We reflexively reach for our stubbed toes to apply pressure because that pressure actually reduces our perception of pain. We have multiple types of nerve fibers that pick up on different sensory stimuli. In this case, the two of importance are fibers that send pressure signals to the brain and those that send pain signals. Amazingly, the fibers that communicate a sense of pressure are able to send signals significantly faster than the fibers that tell us we’re in pain. By applying pressure to a painful area, we’re able to “close the gate,” or block the pain signal from reaching our brains by overriding it with a pressure signal. Just a fun fact for the next time you find yourself intensely grabbing a jammed finger! You’re actually helping reduce the perceived amount of pain.


Although it’s great that we can reduce the pain from bumps & bruises using this simple action, how can we actually encourage them to heal? 


Arnica:

Arnica is a well-researched herb in its ability to heal bruises & reduce muscle pain. Though a clinical trial from 2003 concluded that arnica exhibits no significant effects,8 subsequent articles argue that the trial & its interpretation weren’t handled responsibly.9  However, beyond those two articles, there remains little open access literature investigating the efficacy of arnica on bruise-healing,10 and one article that seemed promising has since been retracted.11 That being said, it’s an herb that’s very commonly used and seems to have little or no side effects. Stay tuned for more research in the future!


Sore & pulled muscles:


Magnesium:

Magnesium is a wonder-mineral for muscles. Choosing the right form to take can be important for absorption and mitigating its effects on the bowels. 


Certain forms of magnesium can cause water to be pulled into the intestines and induce a bowel movement. Magnesium oxide seems to exert this effect most strongly, while magnesium citrate isn’t far behind in inducing bowel movements, i.e. making you need to go number two, sometimes urgently. Though this seems negative, when used appropriately, these two forms of magnesium can be quite beneficial to keep folks regular if they experience constipation on an ongoing basis.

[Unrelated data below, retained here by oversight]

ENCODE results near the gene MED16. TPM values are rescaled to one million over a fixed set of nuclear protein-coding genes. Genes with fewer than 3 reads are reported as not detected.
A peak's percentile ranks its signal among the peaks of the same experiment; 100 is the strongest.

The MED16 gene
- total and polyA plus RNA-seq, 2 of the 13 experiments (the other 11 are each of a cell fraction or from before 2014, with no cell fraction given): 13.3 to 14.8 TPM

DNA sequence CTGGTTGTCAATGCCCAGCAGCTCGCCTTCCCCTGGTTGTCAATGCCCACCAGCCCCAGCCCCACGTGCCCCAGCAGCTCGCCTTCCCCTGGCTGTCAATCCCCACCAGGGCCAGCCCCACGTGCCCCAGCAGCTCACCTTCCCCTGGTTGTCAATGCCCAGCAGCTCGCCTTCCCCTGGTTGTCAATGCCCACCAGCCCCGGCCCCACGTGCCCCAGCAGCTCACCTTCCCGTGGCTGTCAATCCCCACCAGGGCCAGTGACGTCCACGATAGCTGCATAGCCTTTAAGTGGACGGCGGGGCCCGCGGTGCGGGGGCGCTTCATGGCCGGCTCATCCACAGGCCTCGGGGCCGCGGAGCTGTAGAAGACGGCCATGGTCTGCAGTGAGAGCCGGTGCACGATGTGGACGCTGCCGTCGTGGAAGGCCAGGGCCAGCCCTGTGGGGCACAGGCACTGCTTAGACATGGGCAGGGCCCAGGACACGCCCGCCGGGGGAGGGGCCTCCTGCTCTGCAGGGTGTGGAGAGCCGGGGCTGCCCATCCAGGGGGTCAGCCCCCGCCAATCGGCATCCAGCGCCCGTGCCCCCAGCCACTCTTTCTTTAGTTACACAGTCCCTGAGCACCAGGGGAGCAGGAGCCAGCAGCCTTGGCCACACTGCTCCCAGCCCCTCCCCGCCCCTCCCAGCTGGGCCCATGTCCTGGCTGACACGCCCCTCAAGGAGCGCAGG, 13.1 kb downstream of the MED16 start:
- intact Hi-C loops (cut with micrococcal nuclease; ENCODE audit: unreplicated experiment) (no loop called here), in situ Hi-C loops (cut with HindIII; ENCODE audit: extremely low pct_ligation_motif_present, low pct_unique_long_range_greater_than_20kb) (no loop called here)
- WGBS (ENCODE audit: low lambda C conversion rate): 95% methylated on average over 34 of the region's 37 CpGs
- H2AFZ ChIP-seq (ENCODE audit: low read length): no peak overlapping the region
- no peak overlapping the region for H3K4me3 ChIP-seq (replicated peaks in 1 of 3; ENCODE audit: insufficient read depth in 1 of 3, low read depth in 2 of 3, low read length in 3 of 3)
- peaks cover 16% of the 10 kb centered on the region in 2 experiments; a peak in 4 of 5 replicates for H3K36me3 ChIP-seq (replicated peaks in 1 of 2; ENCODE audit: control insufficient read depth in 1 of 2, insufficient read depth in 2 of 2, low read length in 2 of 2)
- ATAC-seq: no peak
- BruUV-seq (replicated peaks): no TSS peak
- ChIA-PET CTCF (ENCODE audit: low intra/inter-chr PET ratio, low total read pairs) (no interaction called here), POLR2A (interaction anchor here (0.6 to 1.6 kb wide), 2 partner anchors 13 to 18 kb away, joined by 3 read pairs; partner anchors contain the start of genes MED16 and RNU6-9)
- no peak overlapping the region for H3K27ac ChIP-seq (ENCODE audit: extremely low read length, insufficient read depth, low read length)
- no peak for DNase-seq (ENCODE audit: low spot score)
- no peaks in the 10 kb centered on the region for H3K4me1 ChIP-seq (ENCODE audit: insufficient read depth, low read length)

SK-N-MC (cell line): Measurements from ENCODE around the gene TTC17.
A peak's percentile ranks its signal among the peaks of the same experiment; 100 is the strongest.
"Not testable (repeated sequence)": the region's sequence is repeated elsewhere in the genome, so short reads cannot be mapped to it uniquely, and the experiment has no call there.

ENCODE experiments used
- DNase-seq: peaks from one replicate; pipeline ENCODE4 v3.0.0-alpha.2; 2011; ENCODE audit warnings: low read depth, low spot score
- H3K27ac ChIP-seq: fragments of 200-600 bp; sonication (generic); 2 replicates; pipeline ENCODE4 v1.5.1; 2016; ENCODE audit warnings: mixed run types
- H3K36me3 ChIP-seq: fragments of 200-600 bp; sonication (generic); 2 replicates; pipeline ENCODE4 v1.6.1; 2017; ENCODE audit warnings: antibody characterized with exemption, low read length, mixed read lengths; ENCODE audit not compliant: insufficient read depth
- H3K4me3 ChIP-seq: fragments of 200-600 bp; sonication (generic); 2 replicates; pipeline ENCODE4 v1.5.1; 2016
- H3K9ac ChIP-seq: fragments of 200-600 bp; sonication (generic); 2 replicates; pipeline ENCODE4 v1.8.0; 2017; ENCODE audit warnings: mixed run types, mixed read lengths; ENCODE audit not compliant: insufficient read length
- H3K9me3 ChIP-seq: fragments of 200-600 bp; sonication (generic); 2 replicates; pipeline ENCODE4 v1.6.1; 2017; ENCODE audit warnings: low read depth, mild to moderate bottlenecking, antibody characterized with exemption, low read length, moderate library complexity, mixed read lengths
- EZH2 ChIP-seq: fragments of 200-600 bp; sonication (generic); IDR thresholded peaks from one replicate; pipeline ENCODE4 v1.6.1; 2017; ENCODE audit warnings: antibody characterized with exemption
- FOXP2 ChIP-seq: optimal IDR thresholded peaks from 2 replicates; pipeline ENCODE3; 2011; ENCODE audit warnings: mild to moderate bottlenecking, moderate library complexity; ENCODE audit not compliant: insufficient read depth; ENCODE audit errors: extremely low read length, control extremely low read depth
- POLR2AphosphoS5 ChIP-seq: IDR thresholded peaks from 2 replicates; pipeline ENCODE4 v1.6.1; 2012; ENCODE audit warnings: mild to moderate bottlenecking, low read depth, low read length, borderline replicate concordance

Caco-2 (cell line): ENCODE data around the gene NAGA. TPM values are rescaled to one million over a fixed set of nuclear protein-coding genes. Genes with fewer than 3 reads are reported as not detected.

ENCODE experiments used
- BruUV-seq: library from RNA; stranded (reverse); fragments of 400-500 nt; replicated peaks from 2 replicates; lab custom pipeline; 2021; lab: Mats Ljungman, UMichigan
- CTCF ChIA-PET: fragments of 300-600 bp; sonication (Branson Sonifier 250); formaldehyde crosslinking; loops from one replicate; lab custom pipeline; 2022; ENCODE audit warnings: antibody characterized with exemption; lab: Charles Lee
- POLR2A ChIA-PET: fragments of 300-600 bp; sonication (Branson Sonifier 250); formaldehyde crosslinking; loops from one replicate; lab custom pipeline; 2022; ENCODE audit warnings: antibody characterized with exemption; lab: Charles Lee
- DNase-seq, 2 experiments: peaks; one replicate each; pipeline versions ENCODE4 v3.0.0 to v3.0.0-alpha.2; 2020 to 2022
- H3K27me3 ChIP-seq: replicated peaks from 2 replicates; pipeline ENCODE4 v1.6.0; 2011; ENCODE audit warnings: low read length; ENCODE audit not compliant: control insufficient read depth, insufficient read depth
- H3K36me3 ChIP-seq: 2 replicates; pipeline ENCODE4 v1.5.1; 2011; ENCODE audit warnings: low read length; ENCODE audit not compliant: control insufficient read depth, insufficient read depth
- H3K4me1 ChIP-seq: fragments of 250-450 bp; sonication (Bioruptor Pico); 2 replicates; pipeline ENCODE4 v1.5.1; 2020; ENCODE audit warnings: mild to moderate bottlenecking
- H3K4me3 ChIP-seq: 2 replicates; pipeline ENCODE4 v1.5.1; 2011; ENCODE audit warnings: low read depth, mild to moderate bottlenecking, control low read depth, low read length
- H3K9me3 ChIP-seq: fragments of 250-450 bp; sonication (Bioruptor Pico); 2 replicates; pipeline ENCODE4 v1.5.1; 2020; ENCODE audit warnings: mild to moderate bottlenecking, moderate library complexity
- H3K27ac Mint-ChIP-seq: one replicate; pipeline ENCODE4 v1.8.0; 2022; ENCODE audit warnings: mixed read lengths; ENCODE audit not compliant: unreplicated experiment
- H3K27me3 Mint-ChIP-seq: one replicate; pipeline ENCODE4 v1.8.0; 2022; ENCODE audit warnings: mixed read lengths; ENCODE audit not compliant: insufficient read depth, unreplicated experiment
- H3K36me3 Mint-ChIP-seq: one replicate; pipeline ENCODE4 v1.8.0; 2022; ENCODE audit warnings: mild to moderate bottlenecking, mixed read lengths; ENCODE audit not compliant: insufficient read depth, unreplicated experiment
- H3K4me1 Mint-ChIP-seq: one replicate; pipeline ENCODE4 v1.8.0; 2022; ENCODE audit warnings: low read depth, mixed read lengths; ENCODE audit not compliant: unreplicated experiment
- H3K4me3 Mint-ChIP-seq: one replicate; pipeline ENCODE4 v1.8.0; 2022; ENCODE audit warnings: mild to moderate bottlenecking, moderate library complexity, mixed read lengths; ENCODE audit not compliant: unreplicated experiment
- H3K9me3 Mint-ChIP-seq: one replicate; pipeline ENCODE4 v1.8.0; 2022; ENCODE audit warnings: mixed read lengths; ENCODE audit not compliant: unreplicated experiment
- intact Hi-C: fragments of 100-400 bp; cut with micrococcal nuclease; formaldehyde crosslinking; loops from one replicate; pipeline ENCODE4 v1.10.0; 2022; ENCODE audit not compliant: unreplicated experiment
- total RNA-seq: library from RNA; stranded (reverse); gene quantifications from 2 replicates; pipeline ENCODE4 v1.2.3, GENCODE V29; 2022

Magnesium glycinate is the alternative to oxide and citrate and tends to be better absorbed, avoiding the movement-inducing effects. 


Magnesium taurate and magnesium threonate are able to cross the blood brain barrier, which can make them good options for specifically attenuating headaches and other brain-related discomfort.


To avoid any effects on your bowels, and for a relaxing, stress-relieving experience, you could take an epsom salt bath. Epsom salts are made of magnesium, and by bathing in them, you absorb magnesium through the skin.


How does magnesium actually help your muscles? It’s effective at blocking pain receptors in our muscles, helping us feel less sore.12 That being said, a review article published in Nutrients in 2021 investigated more detailed mechanisms of action of magnesium in more specific cases like rheumatic disease and cancer and found that there is still insufficient evidence to clearly see why it’s effective for some folks and not others.13


Topical Essential Oils:

DoTerra Deep Blue Rub is essential oil based icy hot! As a rock climber, I frequently tweak muscles and find myself sore from strength training. In addition to daily magnesium supplementation, this is my go-to for calming inflammation and turning down the pain signals from my recovering muscles. It’s a product my WILLOWTREE co-workers & I recommend frequently to folks dealing with muscle soreness, and many of them grow a similar affection for the product. Just be sure to wash your hands well after use & don’t touch your eyes until your hands are well-washed! The cayenne, peppermint, and other oils will cause discomfort and could cause damage if they end up in your eyes.